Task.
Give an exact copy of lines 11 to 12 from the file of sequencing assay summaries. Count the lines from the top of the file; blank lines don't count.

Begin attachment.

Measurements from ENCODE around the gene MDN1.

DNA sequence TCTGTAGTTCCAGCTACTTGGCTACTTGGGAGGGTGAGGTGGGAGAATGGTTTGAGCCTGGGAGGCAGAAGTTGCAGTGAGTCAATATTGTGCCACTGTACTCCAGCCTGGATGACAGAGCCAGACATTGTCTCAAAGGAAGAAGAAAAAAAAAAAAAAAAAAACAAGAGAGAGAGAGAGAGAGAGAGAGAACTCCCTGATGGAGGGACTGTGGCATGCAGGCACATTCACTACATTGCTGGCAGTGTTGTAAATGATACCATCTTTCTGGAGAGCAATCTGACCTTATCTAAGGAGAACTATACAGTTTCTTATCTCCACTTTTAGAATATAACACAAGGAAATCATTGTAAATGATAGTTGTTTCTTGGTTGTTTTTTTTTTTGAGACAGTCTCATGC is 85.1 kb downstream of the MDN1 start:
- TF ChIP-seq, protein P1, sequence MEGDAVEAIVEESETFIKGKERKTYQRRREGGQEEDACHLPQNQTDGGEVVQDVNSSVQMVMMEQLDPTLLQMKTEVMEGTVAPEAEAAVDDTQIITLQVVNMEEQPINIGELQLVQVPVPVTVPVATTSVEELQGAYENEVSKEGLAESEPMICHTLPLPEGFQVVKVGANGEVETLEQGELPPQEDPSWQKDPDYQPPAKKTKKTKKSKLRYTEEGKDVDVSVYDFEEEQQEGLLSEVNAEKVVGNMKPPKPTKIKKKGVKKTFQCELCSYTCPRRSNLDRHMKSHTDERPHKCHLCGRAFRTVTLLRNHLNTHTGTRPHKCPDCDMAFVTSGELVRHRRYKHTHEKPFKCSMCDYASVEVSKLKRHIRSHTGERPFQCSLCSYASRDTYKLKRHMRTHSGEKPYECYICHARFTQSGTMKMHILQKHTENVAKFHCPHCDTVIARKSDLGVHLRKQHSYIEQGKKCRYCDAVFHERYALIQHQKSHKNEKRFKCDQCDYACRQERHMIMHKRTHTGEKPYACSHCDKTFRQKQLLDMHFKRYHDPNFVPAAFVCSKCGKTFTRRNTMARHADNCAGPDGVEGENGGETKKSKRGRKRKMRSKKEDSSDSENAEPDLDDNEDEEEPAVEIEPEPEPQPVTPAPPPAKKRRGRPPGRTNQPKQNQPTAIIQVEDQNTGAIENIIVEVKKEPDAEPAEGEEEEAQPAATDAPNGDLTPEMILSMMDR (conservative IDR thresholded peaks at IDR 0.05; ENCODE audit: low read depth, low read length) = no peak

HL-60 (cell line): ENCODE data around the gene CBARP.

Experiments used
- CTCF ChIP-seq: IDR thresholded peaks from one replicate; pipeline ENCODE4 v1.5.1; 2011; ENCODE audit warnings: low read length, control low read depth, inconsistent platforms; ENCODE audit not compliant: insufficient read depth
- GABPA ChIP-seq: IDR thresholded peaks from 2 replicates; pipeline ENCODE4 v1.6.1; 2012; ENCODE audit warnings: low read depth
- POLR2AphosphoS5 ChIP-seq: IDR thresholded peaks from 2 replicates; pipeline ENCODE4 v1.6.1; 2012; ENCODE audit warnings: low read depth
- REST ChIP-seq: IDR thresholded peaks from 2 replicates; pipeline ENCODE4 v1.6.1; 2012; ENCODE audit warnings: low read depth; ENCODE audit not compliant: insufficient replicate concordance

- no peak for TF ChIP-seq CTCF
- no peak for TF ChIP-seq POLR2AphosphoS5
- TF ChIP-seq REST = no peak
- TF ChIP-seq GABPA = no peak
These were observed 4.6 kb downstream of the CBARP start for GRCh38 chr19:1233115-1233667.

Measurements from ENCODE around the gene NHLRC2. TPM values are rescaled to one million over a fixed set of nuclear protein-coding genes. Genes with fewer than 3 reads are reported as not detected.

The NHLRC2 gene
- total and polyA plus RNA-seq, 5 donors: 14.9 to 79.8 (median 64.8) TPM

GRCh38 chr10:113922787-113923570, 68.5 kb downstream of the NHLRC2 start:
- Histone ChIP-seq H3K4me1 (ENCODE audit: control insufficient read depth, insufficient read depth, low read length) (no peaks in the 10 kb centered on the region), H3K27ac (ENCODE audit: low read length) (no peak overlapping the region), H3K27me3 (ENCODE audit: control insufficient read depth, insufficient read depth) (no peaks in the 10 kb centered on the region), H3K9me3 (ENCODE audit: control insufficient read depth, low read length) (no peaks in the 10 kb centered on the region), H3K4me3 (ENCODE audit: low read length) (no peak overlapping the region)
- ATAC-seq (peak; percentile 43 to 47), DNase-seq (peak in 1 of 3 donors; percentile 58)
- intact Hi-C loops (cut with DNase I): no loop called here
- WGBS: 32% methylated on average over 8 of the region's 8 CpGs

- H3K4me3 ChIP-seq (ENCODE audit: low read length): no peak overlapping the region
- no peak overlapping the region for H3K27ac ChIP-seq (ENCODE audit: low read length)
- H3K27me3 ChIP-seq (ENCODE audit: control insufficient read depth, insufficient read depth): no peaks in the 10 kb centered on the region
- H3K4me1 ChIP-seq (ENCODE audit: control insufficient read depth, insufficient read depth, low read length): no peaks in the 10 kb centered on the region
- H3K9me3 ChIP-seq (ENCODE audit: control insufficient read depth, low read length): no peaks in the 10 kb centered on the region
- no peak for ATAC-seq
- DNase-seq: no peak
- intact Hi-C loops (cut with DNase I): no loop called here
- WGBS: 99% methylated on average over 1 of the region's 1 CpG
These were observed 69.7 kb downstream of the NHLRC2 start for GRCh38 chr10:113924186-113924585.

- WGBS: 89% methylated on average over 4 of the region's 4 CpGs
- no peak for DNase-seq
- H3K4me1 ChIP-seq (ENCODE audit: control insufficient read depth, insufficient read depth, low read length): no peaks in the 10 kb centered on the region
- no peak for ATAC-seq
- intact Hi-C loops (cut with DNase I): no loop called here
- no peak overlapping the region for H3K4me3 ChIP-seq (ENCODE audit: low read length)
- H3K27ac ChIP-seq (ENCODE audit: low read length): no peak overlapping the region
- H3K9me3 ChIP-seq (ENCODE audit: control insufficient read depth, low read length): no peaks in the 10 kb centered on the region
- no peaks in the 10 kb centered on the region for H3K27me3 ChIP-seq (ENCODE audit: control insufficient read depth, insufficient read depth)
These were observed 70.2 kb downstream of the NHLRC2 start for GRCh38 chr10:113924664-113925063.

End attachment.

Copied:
- no peak for TF ChIP-seq POLR2AphosphoS5
- TF ChIP-seq REST = no peak